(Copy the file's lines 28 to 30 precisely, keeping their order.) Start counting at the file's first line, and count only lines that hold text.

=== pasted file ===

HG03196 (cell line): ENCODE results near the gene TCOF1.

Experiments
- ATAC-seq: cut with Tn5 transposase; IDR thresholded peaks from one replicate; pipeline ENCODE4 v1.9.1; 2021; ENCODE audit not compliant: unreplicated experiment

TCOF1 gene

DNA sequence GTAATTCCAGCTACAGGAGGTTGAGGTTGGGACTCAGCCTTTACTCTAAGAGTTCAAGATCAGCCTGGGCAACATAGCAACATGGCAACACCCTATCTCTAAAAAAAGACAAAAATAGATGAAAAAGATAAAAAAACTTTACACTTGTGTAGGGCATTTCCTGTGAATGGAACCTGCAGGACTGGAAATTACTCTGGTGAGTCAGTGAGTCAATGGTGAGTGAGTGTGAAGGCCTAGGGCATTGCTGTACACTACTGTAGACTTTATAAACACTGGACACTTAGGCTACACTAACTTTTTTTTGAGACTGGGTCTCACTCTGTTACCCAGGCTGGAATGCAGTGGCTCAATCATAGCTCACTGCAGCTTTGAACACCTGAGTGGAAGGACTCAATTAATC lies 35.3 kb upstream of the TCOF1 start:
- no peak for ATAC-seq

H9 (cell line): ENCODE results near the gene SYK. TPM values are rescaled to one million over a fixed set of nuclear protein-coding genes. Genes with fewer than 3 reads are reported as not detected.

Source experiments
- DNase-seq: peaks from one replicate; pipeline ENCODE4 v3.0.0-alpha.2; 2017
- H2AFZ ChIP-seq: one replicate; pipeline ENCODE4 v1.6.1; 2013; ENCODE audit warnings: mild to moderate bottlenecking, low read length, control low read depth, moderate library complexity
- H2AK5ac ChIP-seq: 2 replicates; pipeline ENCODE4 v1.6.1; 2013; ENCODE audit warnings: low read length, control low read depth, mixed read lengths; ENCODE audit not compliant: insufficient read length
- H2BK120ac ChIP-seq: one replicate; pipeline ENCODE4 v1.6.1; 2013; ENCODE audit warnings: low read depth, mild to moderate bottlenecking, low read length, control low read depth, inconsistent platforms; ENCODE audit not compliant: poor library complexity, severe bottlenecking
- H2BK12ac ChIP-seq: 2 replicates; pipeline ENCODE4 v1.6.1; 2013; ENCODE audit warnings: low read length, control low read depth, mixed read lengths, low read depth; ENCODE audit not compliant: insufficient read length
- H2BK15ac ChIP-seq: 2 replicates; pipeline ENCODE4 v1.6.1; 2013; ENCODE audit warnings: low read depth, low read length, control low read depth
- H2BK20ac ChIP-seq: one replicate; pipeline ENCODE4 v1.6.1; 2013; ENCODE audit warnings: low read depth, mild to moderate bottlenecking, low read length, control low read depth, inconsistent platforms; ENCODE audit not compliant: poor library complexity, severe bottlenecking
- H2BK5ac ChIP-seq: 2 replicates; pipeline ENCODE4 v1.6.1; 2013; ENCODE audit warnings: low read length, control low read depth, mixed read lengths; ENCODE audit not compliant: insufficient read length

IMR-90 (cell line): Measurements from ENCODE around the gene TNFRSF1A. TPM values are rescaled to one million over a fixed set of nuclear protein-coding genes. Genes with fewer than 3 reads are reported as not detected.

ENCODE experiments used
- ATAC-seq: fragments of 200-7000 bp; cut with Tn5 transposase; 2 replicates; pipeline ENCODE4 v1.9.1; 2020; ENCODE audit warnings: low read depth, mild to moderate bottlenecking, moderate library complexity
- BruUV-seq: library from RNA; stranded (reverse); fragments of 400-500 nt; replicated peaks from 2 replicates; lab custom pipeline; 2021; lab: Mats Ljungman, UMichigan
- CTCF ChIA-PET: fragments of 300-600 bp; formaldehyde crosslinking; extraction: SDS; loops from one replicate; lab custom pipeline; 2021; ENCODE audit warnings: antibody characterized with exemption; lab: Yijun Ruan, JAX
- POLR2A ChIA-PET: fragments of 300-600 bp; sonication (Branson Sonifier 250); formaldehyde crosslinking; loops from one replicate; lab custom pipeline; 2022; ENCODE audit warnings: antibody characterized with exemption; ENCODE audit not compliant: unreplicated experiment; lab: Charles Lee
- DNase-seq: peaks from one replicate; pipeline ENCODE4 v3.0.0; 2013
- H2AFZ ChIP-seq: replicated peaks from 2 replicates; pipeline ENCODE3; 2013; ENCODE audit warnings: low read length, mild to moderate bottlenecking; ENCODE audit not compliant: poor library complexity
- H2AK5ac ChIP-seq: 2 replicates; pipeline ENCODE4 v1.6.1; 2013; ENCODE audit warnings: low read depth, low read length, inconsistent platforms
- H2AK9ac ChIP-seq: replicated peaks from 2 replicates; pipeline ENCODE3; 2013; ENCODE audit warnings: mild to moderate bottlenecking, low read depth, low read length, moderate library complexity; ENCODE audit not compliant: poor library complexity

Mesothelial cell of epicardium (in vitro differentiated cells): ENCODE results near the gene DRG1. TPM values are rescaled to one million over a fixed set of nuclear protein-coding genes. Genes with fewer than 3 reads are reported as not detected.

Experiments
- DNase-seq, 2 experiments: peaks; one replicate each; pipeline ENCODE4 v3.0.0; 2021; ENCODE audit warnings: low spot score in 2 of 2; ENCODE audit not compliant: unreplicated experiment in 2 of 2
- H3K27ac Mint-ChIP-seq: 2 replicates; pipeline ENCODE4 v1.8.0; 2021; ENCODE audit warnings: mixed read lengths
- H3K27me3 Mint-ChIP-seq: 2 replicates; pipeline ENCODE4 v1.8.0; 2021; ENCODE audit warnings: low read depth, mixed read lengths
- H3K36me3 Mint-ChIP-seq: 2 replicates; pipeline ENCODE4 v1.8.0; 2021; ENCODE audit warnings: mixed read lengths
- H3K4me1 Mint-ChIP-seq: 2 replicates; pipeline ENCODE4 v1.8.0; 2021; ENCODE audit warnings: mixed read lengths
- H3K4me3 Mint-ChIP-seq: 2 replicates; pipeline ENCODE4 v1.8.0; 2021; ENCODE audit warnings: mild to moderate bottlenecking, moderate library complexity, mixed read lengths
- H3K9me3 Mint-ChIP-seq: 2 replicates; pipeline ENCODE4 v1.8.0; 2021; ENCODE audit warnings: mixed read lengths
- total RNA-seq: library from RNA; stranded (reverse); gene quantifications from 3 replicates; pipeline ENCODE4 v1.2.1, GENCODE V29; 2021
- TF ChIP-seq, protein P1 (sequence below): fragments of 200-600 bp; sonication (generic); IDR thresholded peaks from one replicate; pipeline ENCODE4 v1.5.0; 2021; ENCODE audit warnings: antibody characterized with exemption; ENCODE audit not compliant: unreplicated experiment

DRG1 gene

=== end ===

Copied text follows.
Experiments
- DNase-seq, 2 experiments: peaks; one replicate each; pipeline ENCODE4 v3.0.0; 2021; ENCODE audit warnings: low spot score in 2 of 2; ENCODE audit not compliant: unreplicated experiment in 2 of 2
- H3K27ac Mint-ChIP-seq: 2 replicates; pipeline ENCODE4 v1.8.0; 2021; ENCODE audit warnings: mixed read lengths